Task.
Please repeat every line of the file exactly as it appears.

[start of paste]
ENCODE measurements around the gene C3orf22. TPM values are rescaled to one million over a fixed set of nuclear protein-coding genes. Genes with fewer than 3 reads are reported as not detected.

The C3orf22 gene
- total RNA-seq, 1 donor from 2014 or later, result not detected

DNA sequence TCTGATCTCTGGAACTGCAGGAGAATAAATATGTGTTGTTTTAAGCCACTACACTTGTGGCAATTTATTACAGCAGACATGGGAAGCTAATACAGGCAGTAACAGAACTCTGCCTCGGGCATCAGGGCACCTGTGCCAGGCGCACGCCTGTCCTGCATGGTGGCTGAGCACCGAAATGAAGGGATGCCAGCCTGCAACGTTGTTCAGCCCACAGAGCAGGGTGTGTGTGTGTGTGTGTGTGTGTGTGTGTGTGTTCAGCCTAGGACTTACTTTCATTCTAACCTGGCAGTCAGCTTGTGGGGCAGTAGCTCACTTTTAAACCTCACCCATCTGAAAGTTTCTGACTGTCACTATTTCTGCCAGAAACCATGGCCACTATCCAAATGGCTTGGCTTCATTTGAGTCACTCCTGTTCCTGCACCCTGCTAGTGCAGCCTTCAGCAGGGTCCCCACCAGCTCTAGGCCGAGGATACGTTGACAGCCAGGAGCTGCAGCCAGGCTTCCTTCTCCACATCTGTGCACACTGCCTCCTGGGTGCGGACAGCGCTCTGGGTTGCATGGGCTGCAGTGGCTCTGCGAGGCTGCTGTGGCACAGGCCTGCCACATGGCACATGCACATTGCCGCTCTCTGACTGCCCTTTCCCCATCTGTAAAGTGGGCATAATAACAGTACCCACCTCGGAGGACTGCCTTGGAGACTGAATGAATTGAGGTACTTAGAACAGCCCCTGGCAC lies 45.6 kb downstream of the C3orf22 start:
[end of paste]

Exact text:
ENCODE measurements around the gene C3orf22. TPM values are rescaled to one million over a fixed set of nuclear protein-coding genes. Genes with fewer than 3 reads are reported as not detected.

The C3orf22 gene
- total RNA-seq, 1 donor from 2014 or later, result not detected

DNA sequence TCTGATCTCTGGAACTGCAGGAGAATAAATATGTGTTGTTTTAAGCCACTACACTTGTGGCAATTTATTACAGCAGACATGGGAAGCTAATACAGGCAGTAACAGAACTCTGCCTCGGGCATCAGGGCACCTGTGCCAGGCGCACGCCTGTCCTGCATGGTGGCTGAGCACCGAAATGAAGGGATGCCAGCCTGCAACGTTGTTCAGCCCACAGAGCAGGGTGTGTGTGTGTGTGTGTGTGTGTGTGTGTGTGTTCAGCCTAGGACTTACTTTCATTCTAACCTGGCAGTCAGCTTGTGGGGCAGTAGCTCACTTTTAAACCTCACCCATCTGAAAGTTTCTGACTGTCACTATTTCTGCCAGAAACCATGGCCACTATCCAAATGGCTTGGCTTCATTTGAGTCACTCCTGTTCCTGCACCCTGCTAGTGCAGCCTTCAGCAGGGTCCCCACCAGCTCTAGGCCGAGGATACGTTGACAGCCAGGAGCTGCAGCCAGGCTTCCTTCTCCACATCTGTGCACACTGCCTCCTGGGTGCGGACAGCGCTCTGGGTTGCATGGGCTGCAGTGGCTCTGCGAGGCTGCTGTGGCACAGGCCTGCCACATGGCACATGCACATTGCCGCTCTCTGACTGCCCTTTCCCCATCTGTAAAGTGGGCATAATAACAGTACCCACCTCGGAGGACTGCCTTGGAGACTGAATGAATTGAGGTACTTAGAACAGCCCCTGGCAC lies 45.6 kb downstream of the C3orf22 start: